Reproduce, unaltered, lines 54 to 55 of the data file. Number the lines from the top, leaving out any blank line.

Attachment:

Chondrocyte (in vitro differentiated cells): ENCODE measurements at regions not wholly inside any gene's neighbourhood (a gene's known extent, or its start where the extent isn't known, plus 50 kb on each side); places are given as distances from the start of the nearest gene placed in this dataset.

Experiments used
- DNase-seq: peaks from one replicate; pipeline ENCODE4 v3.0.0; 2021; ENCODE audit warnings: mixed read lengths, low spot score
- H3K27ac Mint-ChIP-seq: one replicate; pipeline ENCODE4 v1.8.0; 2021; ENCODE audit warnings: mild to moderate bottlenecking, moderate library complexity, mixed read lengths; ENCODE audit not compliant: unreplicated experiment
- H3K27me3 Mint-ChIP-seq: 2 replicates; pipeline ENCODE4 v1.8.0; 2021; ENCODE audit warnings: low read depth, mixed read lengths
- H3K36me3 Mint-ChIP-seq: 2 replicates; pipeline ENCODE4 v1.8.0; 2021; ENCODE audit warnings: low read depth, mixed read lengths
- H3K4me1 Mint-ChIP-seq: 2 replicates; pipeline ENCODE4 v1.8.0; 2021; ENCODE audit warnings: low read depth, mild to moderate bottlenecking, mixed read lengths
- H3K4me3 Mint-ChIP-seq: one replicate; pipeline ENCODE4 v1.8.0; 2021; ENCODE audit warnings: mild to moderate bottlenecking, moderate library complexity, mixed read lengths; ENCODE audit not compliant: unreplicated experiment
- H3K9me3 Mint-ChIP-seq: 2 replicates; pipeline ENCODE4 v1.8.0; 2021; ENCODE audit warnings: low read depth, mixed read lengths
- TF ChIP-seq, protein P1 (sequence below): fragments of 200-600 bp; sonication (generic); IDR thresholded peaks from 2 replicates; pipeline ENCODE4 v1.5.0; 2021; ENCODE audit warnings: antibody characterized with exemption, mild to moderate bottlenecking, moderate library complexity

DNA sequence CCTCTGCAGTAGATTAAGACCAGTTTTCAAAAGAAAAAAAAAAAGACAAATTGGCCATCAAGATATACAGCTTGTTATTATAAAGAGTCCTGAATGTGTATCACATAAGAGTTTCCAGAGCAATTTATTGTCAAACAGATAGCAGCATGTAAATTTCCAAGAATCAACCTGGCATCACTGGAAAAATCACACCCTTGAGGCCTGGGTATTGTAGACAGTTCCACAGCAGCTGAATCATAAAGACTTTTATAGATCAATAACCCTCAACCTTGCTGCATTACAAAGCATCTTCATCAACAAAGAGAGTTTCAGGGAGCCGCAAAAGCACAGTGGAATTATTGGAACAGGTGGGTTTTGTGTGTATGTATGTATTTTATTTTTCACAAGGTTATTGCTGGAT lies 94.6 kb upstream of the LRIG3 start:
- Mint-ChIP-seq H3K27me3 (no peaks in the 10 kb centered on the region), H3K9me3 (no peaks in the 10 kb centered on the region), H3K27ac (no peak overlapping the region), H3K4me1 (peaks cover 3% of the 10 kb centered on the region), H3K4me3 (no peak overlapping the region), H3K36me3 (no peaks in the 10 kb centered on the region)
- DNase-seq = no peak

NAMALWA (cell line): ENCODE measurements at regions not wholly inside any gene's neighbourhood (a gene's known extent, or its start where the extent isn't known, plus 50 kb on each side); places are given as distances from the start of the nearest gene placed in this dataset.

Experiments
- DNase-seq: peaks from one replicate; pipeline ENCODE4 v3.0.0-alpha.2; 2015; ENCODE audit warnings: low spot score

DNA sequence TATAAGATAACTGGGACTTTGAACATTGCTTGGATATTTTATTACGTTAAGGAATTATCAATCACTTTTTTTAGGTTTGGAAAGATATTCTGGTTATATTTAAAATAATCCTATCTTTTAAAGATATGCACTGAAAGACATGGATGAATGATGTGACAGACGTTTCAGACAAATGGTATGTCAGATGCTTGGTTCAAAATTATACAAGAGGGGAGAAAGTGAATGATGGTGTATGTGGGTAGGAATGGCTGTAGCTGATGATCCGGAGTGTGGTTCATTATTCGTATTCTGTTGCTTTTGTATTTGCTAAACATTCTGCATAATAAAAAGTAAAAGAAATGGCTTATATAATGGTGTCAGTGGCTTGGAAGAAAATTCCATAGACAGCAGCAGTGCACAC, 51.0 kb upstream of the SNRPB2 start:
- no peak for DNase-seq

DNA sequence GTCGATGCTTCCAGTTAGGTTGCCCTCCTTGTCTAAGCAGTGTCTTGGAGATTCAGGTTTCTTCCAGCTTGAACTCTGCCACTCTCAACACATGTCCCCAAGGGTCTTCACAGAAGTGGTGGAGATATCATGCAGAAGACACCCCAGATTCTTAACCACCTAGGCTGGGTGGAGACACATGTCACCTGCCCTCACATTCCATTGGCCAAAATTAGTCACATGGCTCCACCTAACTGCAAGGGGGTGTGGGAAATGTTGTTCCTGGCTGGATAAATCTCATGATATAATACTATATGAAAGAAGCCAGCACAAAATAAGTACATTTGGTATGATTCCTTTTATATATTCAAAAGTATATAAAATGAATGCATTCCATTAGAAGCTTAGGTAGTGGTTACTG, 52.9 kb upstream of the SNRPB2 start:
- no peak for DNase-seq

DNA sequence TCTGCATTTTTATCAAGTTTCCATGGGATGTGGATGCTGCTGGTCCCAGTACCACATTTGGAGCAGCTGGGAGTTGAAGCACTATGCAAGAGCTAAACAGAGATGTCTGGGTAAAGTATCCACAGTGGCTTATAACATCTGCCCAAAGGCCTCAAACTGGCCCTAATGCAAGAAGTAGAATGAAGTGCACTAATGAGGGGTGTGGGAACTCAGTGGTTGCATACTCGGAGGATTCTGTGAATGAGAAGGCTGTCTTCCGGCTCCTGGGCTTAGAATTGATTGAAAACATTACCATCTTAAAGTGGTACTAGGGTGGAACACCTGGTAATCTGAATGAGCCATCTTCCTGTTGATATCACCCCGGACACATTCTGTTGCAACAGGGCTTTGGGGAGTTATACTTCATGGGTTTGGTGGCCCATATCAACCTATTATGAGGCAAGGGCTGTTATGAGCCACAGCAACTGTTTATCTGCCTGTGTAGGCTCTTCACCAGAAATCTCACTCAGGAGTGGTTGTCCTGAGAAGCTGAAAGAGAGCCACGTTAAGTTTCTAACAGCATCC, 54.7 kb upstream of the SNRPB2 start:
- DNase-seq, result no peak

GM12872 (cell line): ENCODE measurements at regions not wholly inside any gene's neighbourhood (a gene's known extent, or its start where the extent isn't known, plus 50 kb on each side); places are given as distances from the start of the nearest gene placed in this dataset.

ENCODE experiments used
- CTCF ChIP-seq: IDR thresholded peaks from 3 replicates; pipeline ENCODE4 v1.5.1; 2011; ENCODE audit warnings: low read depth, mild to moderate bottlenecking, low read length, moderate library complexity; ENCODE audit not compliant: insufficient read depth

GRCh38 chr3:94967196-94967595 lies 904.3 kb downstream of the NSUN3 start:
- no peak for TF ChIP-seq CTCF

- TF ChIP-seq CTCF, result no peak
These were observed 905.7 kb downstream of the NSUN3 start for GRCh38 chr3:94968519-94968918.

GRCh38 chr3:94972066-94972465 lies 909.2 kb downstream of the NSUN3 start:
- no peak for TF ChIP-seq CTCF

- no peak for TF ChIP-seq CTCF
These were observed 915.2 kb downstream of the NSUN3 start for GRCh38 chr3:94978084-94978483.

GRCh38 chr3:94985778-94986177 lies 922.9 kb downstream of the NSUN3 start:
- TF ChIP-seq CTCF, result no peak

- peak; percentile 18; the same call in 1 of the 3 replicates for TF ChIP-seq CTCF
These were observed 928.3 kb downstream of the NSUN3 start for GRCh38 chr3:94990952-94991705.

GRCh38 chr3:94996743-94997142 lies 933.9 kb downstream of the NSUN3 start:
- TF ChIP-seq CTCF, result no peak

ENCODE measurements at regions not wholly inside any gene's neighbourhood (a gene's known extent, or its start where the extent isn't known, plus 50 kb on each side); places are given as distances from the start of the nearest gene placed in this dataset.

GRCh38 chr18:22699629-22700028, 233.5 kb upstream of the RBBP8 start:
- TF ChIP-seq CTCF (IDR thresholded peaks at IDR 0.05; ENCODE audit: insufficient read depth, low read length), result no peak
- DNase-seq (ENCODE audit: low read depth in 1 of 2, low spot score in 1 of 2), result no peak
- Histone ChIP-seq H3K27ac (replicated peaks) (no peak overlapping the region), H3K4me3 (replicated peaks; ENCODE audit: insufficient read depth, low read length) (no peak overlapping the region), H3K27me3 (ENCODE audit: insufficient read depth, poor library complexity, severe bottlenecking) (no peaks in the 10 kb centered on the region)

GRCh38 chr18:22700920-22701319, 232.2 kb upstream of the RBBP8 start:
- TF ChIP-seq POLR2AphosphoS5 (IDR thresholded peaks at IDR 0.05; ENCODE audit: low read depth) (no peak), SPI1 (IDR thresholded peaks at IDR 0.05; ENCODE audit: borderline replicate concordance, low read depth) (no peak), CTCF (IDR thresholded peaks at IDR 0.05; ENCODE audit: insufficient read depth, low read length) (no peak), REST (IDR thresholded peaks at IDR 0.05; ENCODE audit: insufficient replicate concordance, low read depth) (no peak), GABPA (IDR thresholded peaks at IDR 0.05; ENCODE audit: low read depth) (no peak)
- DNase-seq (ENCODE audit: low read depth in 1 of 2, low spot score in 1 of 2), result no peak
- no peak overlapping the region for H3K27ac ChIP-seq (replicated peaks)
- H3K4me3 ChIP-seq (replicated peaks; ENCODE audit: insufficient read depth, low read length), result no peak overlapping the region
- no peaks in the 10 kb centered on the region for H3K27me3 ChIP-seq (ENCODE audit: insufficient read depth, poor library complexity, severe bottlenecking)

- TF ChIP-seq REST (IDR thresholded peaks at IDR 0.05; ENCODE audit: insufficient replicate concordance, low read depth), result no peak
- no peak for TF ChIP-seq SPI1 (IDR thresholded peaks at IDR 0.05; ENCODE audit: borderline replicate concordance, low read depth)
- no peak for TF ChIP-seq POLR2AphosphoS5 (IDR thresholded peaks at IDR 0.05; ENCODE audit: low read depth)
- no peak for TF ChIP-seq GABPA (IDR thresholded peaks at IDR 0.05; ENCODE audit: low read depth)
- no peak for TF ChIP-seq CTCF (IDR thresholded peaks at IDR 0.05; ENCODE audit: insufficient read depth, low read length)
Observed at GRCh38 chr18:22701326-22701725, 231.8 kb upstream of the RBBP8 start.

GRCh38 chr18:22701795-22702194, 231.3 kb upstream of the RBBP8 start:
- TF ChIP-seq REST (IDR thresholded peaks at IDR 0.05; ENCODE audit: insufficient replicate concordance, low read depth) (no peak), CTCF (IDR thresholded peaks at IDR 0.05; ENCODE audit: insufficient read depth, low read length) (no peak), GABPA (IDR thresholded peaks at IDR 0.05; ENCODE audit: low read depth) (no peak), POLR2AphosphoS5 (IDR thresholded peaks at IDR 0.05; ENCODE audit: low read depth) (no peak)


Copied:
- no peak for TF ChIP-seq GABPA (IDR thresholded peaks at IDR 0.05; ENCODE audit: low read depth)
- no peak for TF ChIP-seq CTCF (IDR thresholded peaks at IDR 0.05; ENCODE audit: insufficient read depth, low read length)